Independent software engineering consultant with over a decade of professional experience.
Previously worked at Acceleware, Microsoft Azure Compute, Microsoft Azure Networking, and Microsoft Quantum.
BSc in Computer Science from the University of Calgary.
From Canada, currently based out of Atlanta, GA, USA.
Republished from Teleport’s official blog (link). I received compensation from Teleport for writing this post.
Z3 is a satisfiability modulo theories (SMT) solver developed by Microsoft Research. With a description like that you’d expect it to be restricted to esoteric corners of the computerized mathematics world, but it’s made impressive inroads addressing conventional software engineering needs: analyzing network ACLs and firewalls in Microsoft Azure, for example. Z3 is used to answer otherwise-unanswerable questions like “are these two firewalls equivalent?
Interpretations of quantum mechanics are boring. Boring! Maybe the universe has a strict partition between quantum and non-quantum. Maybe there are a bunch of parallel universes with limited crosstalk. Or maybe it’s whatever the Bohmian mechanics people are talking about. Shut up and calculate, I think. I don’t say this out of some disdain for idle philosophizing or to put on airs of a salt-of-the-earth laborer in the equation mines. It’s just there are so, so many interesting things you can learn about in quantum theory without ever going near the interpretation question.
In which I am stunted upon by coin flips Wasn’t too long ago that I felt pretty good about my knowledge of distributed systems. All someone really needed in order to understand them, I thought, was a thorough understanding of the paxos protocol and a willingness to reshape your brain in the image of TLA⁺. Maybe add a dash of conflict-free replicated datatypes, just so you know what “eventual consistency” means.
This isn’t going to be a post about how adopting a several-thousand-year-old practice can make you a better servant of capital. Instead, let’s talk about when I feel the lowest of the low. It comes after spending any number of hours on my computer, maybe even a full day, endlessly circling around different websites in search of stimulation, the quick jolt that comes with learning an interesting fact or watching a funny short video or seeing someone get dunked on for having a bad political opinion.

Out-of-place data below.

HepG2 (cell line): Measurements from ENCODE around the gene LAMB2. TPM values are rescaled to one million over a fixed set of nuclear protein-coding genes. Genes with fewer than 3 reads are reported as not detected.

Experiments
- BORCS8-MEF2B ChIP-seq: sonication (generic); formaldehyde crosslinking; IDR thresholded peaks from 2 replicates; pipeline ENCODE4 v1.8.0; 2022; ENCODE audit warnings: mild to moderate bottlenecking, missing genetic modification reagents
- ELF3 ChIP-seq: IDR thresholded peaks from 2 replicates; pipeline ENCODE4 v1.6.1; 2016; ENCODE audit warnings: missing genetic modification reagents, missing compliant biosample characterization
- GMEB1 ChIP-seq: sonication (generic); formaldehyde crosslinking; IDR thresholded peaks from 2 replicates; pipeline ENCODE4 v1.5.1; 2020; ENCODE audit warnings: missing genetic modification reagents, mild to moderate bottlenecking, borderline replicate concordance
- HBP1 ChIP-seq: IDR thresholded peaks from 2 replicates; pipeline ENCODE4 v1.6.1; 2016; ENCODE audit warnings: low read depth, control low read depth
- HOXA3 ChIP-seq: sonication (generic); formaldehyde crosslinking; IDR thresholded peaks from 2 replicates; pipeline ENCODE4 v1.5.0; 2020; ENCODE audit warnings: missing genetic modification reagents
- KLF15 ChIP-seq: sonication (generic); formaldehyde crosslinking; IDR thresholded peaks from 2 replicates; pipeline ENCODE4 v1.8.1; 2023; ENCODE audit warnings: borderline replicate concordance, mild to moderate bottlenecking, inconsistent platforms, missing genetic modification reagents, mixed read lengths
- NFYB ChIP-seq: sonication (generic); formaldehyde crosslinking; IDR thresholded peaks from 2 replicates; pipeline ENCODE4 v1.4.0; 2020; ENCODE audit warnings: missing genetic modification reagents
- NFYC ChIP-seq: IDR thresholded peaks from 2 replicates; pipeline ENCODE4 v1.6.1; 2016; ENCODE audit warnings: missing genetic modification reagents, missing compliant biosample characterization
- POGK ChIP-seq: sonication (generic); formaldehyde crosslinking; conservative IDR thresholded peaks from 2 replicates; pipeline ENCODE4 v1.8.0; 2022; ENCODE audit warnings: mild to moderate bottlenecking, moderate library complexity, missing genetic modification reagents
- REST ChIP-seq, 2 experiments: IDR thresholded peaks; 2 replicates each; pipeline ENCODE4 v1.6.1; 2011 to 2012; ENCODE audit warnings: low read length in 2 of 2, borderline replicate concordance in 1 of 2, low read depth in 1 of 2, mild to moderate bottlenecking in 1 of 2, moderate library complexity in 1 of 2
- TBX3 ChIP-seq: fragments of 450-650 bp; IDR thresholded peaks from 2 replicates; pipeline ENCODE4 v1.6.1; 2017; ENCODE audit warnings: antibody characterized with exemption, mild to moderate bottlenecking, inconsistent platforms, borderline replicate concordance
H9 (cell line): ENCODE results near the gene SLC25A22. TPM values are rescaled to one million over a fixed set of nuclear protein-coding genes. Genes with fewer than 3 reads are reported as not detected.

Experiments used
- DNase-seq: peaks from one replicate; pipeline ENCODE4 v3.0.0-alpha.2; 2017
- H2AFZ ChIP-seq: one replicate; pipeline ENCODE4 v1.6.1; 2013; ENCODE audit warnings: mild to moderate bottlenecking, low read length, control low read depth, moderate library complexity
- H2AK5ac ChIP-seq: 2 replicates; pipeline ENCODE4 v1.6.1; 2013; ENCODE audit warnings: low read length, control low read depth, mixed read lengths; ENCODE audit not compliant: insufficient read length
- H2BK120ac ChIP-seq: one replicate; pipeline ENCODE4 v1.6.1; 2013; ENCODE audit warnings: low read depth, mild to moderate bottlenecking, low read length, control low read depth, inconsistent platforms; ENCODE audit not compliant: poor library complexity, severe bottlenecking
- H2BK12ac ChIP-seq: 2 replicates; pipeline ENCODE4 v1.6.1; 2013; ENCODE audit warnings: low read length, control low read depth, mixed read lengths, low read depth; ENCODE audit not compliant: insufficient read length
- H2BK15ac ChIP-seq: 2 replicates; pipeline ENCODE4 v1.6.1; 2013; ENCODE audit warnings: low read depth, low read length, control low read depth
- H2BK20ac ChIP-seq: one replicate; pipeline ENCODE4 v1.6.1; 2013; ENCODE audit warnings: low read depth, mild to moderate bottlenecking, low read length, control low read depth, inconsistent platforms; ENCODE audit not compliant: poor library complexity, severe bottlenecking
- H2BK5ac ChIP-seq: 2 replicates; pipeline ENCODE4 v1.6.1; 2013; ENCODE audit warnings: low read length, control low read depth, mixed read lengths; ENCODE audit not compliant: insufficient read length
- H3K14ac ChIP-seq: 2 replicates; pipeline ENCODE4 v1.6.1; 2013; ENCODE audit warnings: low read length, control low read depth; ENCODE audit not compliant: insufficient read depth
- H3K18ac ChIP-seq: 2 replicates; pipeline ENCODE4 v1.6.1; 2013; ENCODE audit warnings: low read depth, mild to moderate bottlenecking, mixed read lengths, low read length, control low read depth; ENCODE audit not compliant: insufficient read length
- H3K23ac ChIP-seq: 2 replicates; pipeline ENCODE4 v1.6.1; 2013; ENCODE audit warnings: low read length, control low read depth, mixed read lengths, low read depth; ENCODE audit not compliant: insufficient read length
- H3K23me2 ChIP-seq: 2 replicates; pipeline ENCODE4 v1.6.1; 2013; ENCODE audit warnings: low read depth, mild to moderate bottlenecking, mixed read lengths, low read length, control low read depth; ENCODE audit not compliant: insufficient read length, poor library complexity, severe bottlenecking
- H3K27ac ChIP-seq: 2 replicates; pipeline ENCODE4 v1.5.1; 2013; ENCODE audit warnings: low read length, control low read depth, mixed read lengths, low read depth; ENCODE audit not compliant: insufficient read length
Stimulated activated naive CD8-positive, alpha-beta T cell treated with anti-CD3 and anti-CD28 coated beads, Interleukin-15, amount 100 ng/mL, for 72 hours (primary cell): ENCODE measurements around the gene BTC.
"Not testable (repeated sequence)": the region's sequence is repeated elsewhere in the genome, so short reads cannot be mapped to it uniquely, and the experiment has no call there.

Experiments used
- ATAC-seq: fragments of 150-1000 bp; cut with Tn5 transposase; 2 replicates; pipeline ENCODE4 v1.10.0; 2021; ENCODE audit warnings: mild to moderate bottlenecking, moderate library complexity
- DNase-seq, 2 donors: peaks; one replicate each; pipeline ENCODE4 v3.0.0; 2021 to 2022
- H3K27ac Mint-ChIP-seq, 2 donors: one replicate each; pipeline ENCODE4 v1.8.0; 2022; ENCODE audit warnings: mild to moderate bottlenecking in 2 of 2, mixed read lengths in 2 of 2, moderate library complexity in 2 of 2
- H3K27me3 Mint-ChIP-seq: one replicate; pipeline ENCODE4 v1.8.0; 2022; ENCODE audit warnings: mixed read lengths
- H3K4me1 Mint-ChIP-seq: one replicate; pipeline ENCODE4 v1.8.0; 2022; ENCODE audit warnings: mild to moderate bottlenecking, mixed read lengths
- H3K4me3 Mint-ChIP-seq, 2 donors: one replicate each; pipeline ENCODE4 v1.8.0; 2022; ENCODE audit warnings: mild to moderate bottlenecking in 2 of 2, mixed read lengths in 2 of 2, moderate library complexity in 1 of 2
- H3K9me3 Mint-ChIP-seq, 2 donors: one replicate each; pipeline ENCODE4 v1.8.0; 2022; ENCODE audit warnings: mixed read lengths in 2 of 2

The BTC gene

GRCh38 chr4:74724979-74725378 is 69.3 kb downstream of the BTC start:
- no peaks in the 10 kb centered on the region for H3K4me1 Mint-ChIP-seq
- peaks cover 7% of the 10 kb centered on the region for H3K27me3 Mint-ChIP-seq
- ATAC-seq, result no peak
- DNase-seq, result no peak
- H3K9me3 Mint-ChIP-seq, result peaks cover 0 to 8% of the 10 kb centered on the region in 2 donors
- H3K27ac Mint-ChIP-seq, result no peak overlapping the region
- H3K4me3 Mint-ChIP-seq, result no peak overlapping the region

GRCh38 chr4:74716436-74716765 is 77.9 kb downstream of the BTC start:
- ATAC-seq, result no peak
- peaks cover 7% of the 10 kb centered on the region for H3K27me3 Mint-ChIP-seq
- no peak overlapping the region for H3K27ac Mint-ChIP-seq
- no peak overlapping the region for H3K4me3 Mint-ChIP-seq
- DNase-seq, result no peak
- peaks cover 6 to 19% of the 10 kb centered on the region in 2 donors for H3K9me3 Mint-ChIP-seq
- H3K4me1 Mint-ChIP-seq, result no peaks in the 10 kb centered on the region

Posted on August 14, 2020
(Last modified on January 23, 2022)
| Andrew Helwer
The headlines don’t lie. Microsoft, Google, Amazon, Facebook, and a whole host of other tech companies have announced employees will be working from home until early-mid 2021. There are reasons to believe this will be pushed back; even if the staggeringly ambitious timelines for vaccine development are met, a vaccine might not be a silver bullet and the pandemic could require management for the next 2-3 years. As a software engineer in big tech’s orbit, this means it’s time to settle in for the long haul and take my home work setup seriously.
Turn back the clock to 2009: a confused physics major newly infatuated with math and computer science, I enrolled in MATH 273: Numbers and Proofs at the University of Calgary. This wasn’t my first encounter with mathematical proof; in first-year calculus I’d mastered rote regurgitation of delta-epsilon proofs. Despite writing out several dozen, their meaning never progressed beyond a sort of incantation I can summon to this day (for every \( \epsilon > 0 \) there exists a \( \delta > 0 \) such that…).
Quantum Computers: Not Just for Breaking RSA There’s no denying it, Shor’s algorithm was a blockbuster result. The thought of an exotic new computer breaking all widely-used public-key crypto plays well with the public imagination, and so you’d be forgiven for believing quantum computing is ultimately a sort of billions-dollar make-work project for software engineers: forcing our profession to relive a Y2K-like mass upgrade of old systems to new, quantum-safe encryption algorithms.
Measurement and signaling in the nonlocal world Popular understanding of quantum mechanics usually focuses on three learning objectives:
At small scales, particle properties (position, momentum, spin, etc.) are in superposition - they don’t have a definite value, but instead are “smeared” across multiple possible values. Measuring a superposed particle property makes it collapse probabilistically to a specific value. We don’t simply discover the property’s pre-existing value; rather the property is forced to take on a definite value by the act of measurement.
Lessons I’ve learned from software engineering are uniformly cynical:
Abstraction almost always fails; you can’t build something on top of a system without understanding how that system works. Bleeding-edge methods are a recipe for disaster Everything good is hype and you’ll only ever get a small fraction of the utility being promised. Imagine my surprise, then, when the Z3 constraint solver from Microsoft Research effortlessly dispatched the thorniest technical problem I’ve been given in my short professional career.
Why are we here? What guarantees does formal verification provide? This question rests at the apex of a hierarchy of inquiry extending all the way down to how we can know anything at all!
What do we mean by software correctness? There are precisely two different ways for a piece of software to be correct:
The supreme deity of the universe descends from the heavens and decrees, with all the weight of Objective Truth, that a certain piece of software is correct.